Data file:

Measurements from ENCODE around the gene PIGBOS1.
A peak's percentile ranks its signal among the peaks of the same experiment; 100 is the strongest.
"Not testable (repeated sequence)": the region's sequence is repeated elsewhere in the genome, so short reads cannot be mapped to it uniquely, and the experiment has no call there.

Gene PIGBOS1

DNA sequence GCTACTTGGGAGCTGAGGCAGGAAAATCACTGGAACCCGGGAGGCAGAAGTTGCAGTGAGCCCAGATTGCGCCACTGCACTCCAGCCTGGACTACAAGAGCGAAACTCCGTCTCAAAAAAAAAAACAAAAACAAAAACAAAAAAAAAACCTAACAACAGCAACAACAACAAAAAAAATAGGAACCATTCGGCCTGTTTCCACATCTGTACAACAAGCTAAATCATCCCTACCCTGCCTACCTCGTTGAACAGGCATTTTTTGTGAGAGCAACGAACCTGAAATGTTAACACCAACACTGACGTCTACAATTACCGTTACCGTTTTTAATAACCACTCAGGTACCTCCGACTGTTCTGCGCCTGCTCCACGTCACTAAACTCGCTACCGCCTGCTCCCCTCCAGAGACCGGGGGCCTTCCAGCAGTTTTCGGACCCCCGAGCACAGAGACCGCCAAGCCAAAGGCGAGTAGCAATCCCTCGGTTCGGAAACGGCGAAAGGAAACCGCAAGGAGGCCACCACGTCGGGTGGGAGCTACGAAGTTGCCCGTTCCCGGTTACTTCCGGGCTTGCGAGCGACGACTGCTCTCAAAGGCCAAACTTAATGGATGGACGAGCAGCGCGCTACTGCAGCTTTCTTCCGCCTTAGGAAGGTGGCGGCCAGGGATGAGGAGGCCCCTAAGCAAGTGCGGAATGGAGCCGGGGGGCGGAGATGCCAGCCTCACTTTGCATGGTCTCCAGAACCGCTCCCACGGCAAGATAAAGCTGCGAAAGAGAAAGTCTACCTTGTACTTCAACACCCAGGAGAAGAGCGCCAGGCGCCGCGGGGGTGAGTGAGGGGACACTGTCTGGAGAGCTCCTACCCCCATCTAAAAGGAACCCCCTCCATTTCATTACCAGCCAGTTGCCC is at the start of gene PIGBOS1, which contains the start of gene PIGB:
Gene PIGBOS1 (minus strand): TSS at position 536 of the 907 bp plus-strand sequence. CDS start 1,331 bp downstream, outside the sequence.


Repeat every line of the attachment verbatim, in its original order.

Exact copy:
Measurements from ENCODE around the gene PIGBOS1.
A peak's percentile ranks its signal among the peaks of the same experiment; 100 is the strongest.
"Not testable (repeated sequence)": the region's sequence is repeated elsewhere in the genome, so short reads cannot be mapped to it uniquely, and the experiment has no call there.

Gene PIGBOS1

DNA sequence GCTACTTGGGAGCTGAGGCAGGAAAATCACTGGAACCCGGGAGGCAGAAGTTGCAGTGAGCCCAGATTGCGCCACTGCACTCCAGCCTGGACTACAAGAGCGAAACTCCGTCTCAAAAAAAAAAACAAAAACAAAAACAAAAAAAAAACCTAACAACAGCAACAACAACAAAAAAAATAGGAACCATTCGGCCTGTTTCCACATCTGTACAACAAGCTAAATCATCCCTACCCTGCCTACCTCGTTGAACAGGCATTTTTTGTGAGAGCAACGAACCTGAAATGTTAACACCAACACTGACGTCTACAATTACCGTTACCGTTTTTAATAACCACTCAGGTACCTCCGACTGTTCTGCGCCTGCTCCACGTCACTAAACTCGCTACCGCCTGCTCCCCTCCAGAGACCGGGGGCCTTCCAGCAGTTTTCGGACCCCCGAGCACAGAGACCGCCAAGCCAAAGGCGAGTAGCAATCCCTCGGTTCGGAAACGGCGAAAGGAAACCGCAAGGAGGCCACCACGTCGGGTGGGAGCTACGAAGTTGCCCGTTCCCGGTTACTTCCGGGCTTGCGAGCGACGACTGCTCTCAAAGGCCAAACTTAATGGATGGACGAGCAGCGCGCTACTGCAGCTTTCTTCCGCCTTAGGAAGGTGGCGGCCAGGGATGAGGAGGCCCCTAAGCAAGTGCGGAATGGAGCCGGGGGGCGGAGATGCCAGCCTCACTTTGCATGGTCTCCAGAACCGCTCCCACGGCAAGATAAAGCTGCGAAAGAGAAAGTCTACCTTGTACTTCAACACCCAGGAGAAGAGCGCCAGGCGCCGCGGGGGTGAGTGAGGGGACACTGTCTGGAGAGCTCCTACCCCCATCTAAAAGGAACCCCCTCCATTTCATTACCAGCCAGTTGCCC is at the start of gene PIGBOS1, which contains the start of gene PIGB:
Gene PIGBOS1 (minus strand): TSS at position 536 of the 907 bp plus-strand sequence. CDS start 1,331 bp downstream, outside the sequence.